Everyone loves getting something for free. Soon, you may have to look no further than your mailbox for a free sample. The U.S. Postal Service is offering consumer package goods companies and other direct mailers a discount on sending product samples in the mail through the end of September.
“They’ll buy it, if they try it” is how the Postal Service is marketing its Product Samples mail promotion. It would seem that many marketers agree with that tagline. A marketing expert quoted in a recent article in Marketplace called sending samples “perhaps the single most effective marketing method there is, especially for new products.” But difficulty in measuring samples’ success, and a rise over the years in postage for sending samples through the mail, has made it something of a lost art. Some former users of product samples say the Postal Service’s pricing changes in the late 1990s helped kill this mail product.
Product samples have some challenges, however. One is how best to track sales leads from the distribution of a sample product. For example, a company handing out shampoo at a gym might not know if the sample was the reason someone later bought the shampoo. Marketers frequently include coupons or directions to an online offer. Coupons are ideal accompaniments to a mailed product sample, allowing the company to track response of the offer. The bigger challenge may be finding a workable price for product samples. The Postal Service needs to be able to find a price at which the product makes money, but is not so high as to make it unattractive to marketers.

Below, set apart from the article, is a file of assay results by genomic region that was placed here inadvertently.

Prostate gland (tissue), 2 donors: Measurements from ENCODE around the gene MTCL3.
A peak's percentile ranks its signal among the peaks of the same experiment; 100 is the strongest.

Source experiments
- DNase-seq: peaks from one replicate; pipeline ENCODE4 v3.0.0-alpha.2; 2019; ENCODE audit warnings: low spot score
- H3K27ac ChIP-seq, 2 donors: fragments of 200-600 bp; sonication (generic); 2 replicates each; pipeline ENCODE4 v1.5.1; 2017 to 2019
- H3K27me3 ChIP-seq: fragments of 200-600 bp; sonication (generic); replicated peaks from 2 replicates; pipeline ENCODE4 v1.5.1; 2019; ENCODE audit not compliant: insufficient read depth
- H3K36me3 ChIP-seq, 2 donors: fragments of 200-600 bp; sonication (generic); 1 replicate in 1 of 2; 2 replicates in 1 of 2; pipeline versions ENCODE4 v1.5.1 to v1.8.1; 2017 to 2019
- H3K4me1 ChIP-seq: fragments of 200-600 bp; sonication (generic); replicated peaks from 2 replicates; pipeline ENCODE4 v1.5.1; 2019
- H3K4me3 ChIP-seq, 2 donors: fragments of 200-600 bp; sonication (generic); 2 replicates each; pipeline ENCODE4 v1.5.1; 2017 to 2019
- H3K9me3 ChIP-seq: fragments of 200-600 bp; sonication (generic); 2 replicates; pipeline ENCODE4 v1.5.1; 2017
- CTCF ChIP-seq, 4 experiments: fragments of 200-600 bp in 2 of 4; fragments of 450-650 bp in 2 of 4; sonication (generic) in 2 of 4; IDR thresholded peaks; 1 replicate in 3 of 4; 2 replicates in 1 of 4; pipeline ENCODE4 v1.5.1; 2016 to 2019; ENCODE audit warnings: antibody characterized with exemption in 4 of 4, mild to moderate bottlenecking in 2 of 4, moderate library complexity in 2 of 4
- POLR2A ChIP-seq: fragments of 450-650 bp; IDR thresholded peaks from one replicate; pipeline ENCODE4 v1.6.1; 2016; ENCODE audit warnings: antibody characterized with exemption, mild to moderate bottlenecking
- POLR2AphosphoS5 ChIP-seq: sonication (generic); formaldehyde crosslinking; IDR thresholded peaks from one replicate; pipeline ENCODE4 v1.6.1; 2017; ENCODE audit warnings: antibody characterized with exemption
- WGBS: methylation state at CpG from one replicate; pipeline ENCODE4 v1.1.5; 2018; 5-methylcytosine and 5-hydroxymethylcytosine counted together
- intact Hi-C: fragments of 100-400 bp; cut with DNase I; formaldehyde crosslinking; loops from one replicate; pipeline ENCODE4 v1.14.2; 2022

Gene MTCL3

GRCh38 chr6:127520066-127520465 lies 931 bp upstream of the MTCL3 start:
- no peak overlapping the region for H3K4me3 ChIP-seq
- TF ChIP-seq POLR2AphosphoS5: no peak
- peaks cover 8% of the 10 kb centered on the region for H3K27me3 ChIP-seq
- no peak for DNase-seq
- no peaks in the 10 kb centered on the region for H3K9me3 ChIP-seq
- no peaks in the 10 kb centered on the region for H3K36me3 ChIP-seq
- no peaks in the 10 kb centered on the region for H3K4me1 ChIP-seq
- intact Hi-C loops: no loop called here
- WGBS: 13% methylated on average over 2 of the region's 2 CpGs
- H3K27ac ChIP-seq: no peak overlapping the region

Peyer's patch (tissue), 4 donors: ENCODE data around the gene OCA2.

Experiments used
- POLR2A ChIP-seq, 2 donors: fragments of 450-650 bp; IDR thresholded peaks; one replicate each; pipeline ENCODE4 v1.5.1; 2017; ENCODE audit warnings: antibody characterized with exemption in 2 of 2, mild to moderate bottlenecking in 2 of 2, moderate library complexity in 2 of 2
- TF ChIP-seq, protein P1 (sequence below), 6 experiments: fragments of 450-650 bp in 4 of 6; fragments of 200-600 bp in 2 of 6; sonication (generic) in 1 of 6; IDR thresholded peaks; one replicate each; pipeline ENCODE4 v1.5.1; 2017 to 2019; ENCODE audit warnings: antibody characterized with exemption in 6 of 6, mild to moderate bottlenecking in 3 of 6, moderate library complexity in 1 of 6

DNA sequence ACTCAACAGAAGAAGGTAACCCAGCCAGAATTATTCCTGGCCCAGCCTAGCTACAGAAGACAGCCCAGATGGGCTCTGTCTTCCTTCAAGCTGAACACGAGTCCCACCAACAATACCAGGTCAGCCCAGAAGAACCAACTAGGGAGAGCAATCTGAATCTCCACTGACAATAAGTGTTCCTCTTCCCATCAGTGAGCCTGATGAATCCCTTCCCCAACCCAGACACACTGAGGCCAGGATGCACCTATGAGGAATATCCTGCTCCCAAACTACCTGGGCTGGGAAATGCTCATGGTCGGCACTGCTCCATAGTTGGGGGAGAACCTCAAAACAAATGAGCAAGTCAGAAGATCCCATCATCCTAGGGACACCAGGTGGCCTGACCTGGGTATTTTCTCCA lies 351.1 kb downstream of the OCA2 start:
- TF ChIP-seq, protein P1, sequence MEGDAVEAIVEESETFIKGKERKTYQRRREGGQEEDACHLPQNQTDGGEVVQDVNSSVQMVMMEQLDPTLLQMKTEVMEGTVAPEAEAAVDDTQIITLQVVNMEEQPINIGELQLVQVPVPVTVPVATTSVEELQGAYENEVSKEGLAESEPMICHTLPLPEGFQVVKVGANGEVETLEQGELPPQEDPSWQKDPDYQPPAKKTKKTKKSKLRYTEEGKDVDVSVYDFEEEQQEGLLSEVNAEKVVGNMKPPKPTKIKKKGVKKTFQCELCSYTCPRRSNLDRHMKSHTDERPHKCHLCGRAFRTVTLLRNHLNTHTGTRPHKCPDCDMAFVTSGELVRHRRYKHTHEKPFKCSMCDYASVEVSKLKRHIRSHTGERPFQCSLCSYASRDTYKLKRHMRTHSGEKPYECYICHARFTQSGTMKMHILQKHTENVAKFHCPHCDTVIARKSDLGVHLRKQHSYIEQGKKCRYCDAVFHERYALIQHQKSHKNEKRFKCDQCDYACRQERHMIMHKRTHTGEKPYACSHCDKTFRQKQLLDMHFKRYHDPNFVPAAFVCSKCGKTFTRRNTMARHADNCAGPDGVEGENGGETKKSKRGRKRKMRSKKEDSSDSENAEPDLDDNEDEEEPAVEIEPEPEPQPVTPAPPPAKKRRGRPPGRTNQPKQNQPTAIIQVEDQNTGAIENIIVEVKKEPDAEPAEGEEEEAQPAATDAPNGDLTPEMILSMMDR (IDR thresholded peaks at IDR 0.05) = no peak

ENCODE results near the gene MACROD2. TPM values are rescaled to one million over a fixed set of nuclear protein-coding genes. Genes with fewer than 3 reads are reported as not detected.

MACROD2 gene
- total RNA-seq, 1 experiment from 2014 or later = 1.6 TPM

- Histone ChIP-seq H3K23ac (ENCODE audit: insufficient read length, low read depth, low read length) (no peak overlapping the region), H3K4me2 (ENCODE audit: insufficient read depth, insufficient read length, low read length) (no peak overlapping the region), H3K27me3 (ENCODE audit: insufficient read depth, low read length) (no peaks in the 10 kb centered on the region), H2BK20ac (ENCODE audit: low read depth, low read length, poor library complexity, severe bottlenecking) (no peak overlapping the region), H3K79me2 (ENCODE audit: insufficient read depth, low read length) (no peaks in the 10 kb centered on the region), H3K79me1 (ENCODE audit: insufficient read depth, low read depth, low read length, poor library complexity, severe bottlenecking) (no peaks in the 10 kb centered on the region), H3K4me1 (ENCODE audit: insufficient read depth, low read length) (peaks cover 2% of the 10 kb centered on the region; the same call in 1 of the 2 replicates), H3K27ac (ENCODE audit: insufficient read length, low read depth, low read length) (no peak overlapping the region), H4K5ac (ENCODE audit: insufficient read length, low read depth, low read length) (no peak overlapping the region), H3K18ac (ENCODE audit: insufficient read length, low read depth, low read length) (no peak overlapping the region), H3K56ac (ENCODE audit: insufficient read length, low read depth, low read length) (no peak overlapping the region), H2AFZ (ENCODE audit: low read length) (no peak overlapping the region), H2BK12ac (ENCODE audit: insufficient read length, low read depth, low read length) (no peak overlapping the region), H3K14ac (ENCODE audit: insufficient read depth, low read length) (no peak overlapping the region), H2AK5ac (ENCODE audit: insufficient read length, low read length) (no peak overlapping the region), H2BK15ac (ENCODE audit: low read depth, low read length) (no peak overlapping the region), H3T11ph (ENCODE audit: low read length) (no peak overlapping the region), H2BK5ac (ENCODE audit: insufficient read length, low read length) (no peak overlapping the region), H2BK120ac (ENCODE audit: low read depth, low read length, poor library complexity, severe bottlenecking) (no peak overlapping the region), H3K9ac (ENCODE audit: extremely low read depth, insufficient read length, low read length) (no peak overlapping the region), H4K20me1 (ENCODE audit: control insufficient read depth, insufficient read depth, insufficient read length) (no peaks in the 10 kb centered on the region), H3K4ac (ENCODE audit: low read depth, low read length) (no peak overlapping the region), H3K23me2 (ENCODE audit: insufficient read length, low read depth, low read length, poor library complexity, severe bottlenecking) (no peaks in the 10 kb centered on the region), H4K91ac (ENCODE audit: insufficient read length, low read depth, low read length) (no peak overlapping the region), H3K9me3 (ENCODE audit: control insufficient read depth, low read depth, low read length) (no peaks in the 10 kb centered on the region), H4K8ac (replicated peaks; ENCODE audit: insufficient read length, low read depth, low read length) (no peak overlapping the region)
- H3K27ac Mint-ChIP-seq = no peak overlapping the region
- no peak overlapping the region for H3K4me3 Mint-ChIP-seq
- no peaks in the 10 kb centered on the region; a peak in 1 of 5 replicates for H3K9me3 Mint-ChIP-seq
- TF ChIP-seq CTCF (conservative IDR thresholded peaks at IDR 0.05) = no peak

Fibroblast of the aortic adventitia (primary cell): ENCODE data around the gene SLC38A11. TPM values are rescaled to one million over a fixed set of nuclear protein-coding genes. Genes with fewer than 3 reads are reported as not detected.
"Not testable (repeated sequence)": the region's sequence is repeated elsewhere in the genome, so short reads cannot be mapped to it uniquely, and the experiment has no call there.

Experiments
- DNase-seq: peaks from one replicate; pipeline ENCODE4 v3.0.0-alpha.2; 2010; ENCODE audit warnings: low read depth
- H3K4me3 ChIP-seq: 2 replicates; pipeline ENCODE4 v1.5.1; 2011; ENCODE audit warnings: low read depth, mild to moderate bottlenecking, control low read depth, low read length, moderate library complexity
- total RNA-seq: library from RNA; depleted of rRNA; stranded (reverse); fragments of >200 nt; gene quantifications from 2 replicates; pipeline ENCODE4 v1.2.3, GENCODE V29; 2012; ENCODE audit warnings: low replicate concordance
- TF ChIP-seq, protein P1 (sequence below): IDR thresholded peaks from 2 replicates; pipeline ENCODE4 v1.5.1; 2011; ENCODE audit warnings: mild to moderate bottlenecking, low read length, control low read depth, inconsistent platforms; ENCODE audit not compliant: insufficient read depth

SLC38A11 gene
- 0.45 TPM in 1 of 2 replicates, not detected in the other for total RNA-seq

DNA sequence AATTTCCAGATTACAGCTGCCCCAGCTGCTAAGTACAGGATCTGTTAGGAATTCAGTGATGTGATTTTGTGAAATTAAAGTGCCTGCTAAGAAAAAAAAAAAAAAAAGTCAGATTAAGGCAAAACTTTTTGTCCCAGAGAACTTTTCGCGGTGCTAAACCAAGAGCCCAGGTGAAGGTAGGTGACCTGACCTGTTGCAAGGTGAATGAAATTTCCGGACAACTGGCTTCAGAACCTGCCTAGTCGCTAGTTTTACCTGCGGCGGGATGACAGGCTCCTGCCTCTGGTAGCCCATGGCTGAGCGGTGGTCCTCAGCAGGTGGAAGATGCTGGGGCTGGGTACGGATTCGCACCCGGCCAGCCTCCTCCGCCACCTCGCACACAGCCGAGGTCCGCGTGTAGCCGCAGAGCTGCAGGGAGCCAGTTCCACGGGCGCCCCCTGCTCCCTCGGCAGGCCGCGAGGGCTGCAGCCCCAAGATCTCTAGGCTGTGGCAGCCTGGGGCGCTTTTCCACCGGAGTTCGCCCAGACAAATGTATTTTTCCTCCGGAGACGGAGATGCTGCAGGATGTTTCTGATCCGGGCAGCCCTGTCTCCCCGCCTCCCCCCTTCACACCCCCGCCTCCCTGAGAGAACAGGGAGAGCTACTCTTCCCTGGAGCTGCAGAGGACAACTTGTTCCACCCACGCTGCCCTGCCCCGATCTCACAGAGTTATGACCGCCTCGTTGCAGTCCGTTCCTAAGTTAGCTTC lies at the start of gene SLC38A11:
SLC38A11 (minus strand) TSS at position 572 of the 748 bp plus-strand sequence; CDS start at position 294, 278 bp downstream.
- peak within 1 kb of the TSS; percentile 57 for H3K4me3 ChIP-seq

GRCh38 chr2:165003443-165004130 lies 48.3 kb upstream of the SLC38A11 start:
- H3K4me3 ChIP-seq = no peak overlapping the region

Still, the biggest boon to the Postal Service might be in how Product Samples increase the value of mail. You can’t send a product sample by text message or email. The Postal Service has designed Product Samples to raise awareness of its Simple Samples offering, which gives users flat-rate pricing, volume discounts, and simpler mail-preparation requirements, including no need for outer packaging. Keeping it simple should help as well.
How do you feel about receiving samples in the mail? Are you more likely to purchase something if you have a favorable reaction to a sample? Could a resurgence of marketers using sampling techniques help improve the value of mail?